Legislator seeks protection for Ariz. firearms owners
PHOENIX – Fearing new federal laws and regulations, a state legislator wants to provide legal cover for Arizonans who do not want to obey them – and penalties for federal officials who try to enforce them.
The proposal by Rep. Steve Smith, R-Maricopa, makes it illegal for any public servant to enforce “any act, law, statute, rule or regulation'' of the federal government relating to personal firearms or accessories as long as they remain within the boundaries of Arizona. And it defines public servants to include not just state and local employees but legislators, judges, jurors, witnesses and consultants who perform government functions.
But HB 2291 contains no penalties. Smith said it instead would provide a defense of sorts for those who believe the Second Amendment precludes any new rules.
That, however, is not the case for another provision which would make it a felony, punishable by a year in state prison, for federal employees or officials who try to enforce those same laws or regulations.
Smith conceded such a state law criminalizing the actions of federal employees would be considered legally suspect. But the second-term legislator said any issues are likely to be worked out in court.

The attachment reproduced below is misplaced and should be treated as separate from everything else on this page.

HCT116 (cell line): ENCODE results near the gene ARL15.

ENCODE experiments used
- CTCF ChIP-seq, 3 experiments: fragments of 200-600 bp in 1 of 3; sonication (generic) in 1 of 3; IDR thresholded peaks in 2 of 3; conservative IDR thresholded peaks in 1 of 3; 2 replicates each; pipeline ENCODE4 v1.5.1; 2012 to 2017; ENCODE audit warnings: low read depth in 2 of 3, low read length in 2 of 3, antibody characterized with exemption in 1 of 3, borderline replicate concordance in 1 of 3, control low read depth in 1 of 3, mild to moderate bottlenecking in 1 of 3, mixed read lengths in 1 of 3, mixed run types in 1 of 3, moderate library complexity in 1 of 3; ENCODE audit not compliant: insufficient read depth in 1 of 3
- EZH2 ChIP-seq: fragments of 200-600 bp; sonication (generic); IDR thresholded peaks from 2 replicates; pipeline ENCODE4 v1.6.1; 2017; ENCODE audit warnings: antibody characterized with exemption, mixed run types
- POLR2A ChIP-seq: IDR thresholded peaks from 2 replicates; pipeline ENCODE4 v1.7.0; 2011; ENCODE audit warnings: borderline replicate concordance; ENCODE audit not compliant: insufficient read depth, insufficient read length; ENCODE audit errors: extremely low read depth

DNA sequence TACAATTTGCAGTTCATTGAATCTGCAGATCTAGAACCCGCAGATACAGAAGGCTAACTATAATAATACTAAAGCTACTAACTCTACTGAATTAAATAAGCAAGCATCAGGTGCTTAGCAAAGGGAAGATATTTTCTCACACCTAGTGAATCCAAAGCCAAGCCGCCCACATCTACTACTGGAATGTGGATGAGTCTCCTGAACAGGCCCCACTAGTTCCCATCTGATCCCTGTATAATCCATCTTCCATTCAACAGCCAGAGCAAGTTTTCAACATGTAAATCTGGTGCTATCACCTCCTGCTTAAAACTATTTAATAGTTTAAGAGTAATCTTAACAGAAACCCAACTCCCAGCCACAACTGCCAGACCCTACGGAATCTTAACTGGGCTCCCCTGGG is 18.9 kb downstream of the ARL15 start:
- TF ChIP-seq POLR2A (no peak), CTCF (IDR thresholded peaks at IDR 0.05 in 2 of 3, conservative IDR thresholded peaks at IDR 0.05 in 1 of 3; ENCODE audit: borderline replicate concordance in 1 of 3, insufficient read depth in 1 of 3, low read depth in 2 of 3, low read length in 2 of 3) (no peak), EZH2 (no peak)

The move comes as the president has asked Congress to approve new restrictions on assault-style weapons as well as limits on magazine capacity. Smith said his legislation, if approved, would pave the way for legislative lawyers to determine if there's “wiggle room'' to ignore those statutes.
Where he said his measure may be more effective is on any action the president takes on his own.
Obama announced he will be issuing executive orders dealing with background checks, doing studies on gun violence and taking steps to what could be new safety standards for weapons. Smith said in those cases, a state law would have more effect than anything the president would do on his own, or any regulation a federal agency enacts without a specific law mandating it.
“I don't know that an agency can arbitrarily change a rule so dramatically without congressional approval,'' he said.
Smith said it would be one thing if the Bureau of Alcohol, Tobacco, Firearms and Explosives were making a technical change, like a fee increase.
“We're fundamentally changing the scope of the Second Amendment in many people's eyes,'' he said. “And I don't know that an agency can do that.''
Smith said he is sending a message to the president and Congress.
“Here's a line in the sand: Thanks, but no thanks. Stay out with your federal regulations you're going to impose on us,'' he said.
His legislation could create a peculiar problem for federally licensed firearms dealers. That's because his prohibition against enforcing federal laws and rules would extend to them.
That would mean dealers who comply with state law would be risking the loss of their federal license and right to sell guns.
But Smith pointed out that, like the provision for state public servants, there is no penalty for dealers who ignore the Arizona law.